Ahwesh’s work centers an experience unique to video games and the virtual world by examining the ability to die multiple deaths in the same body. In virtual worlds, the body becomes an expendable, rather than finite, resource, being able to take on forces that our real world bodies could not. To be a human controlling the on-screen character is to experience a semblance of immortality, navigating the world unafraid of death. Spiritual practices have long focused on immortality and the afterlife, advising not to fear death by promising lives beyond the world and our body. In a space like Tomb Raider, this becomes reality as those controlling Lara Croft experience her reincarnation over and over again.

By including passages from Sun-Ra, Pessoa, and Russ, Ahwesh makes explicit that the experience we are viewing is one imbued with mystical qualities. The works Ahwesh chooses are centered around what it means to be conscious and inhabiting a body, especially around concerns of identity and transcendentalism. The use of these texts transform Tomb Raider into a transcendental space, and watching Lara Croft's deaths becomes a mystical experience. In She Puppet, Ahwesh transforms the virtual world into a liminal, spiritual place where we are asked to reckon with the limitations of our own bodies, and the possibilities that exist for us in the virtual space.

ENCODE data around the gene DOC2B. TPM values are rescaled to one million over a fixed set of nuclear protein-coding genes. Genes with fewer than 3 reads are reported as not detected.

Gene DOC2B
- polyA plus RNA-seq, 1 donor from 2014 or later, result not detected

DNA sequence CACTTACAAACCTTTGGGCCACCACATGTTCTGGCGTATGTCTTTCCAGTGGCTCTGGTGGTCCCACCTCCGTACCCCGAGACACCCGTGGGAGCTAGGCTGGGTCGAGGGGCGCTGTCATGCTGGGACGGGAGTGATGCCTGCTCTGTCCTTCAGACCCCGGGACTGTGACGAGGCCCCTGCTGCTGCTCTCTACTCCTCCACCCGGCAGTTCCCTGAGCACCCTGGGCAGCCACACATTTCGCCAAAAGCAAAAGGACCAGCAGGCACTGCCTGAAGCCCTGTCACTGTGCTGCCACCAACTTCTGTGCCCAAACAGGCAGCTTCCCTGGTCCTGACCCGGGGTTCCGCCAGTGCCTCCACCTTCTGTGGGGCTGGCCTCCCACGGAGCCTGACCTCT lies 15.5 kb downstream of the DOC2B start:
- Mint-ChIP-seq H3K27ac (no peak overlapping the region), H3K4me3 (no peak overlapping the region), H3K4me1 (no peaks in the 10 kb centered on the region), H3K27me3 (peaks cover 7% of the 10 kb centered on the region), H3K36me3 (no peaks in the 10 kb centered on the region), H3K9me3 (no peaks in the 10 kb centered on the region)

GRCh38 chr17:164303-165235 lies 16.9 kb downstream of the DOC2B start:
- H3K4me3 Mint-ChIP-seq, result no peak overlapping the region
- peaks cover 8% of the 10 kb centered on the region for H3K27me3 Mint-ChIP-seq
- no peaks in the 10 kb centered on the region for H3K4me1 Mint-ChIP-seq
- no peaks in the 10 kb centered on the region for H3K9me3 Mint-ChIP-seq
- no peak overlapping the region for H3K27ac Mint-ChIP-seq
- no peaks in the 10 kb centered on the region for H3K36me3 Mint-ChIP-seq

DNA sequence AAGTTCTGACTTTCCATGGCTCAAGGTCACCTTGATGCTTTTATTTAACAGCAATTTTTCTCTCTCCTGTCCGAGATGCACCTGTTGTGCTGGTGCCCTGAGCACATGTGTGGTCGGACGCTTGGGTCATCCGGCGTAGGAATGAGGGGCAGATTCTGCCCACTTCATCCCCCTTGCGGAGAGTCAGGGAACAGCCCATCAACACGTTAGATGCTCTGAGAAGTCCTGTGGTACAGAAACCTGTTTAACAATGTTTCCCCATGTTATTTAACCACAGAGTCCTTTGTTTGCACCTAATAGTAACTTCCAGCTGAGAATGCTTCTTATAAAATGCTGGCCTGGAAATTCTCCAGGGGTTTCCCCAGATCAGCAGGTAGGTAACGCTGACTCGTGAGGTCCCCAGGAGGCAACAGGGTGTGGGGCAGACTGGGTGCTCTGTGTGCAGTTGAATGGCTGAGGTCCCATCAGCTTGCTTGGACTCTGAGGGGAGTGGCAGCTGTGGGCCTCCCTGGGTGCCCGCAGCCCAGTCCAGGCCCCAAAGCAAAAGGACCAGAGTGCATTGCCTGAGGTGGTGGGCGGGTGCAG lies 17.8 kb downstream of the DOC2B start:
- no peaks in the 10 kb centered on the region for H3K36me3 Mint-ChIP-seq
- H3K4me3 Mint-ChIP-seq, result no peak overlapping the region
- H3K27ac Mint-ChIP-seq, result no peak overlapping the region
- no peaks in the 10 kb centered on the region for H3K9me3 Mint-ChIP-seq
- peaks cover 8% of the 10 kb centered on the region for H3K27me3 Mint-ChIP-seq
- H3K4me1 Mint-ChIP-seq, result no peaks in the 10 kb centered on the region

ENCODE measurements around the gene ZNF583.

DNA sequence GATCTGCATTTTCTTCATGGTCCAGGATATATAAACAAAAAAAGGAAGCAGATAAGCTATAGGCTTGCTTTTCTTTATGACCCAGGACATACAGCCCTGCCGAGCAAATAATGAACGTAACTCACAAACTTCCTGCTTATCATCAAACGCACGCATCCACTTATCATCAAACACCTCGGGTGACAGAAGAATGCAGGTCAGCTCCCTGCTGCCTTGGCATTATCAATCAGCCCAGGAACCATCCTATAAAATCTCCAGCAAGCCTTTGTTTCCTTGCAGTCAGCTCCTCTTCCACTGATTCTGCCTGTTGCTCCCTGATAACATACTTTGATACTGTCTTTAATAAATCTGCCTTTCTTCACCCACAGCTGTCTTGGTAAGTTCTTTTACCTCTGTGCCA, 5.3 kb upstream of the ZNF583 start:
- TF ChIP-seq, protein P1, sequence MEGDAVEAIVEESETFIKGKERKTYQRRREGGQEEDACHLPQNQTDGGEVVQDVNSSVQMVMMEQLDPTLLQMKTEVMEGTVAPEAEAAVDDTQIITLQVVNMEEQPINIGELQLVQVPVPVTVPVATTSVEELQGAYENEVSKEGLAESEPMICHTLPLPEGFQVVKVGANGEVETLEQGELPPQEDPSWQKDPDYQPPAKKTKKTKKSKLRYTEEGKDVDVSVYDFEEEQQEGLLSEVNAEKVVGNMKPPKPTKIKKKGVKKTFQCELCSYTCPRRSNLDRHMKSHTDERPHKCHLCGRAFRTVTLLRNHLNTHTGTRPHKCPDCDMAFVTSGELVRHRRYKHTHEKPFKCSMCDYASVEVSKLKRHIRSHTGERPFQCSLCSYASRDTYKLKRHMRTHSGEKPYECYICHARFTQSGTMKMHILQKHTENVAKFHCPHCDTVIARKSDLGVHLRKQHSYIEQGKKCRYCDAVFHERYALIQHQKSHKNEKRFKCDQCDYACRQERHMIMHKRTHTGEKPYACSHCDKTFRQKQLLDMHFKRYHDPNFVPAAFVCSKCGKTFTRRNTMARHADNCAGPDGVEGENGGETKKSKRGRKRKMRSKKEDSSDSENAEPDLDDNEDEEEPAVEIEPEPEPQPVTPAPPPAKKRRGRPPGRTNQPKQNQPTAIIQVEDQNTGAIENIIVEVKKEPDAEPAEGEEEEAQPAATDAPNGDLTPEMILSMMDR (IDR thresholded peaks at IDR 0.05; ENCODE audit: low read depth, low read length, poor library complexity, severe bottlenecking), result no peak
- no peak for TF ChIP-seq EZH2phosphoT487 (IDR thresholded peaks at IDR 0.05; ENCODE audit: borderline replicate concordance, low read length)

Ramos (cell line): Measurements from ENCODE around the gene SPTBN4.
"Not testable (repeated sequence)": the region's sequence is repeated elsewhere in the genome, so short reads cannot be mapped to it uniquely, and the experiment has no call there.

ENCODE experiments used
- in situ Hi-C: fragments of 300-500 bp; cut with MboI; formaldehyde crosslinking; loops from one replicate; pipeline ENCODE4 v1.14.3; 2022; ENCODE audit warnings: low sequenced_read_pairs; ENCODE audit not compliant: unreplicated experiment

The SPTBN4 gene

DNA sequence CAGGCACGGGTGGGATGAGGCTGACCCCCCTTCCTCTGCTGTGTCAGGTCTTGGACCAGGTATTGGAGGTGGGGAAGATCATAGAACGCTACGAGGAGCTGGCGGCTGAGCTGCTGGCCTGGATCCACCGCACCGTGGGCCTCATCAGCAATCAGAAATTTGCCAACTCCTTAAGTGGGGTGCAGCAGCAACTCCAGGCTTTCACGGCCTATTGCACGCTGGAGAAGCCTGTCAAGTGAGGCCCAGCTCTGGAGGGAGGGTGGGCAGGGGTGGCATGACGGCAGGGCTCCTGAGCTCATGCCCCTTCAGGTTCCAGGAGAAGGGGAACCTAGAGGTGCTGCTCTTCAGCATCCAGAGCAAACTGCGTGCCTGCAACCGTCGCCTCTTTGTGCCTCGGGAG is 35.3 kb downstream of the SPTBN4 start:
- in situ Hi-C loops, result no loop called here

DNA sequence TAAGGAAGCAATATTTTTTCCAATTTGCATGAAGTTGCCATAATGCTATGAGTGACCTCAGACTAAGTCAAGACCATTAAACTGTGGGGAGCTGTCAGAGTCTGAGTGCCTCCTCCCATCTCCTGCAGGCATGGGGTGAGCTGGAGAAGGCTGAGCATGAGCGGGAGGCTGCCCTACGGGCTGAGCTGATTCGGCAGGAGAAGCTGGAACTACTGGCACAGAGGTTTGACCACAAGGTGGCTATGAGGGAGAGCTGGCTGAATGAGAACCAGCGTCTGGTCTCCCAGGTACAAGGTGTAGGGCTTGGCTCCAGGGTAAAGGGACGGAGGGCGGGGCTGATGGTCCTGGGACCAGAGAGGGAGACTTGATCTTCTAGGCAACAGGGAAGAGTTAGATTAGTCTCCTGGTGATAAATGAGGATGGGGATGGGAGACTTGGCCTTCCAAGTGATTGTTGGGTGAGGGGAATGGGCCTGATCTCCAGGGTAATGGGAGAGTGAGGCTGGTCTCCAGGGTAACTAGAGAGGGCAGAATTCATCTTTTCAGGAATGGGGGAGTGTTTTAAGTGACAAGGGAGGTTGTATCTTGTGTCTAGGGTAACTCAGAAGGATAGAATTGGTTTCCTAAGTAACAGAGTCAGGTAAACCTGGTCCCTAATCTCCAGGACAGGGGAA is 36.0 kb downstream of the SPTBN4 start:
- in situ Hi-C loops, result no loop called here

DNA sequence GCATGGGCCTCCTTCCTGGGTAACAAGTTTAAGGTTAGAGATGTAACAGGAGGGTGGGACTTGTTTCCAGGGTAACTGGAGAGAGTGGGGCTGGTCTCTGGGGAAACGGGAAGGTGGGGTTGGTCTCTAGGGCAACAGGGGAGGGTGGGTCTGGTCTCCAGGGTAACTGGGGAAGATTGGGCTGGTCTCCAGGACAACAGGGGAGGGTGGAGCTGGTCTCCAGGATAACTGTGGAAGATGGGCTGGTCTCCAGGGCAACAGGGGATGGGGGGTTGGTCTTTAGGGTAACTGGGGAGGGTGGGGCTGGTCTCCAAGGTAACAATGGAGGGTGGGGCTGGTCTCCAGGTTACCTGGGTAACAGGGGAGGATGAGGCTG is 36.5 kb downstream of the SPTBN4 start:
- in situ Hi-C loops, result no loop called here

Ian Cheng - Emissaries

Fig. 2: Emissaries
Emissaries is a virtual simulation project from the American artist Ian Cheng. To create the piece, Cheng utilized AI softwares and predictive technologies to construct an animated world with its own sets of logic and mythology. Emissaries is functionally a “video game that plays itself”, with Cheng programming characters and environments to act on their own in order to solve a set of issues. Characters try to convince one another to overcome challenges without any human control, repeating situations and coming to new conclusions as the project goes on. Audiences take on a god-like position while viewing the simulation, watching Cheng’s characters explore and expand their autonomous world.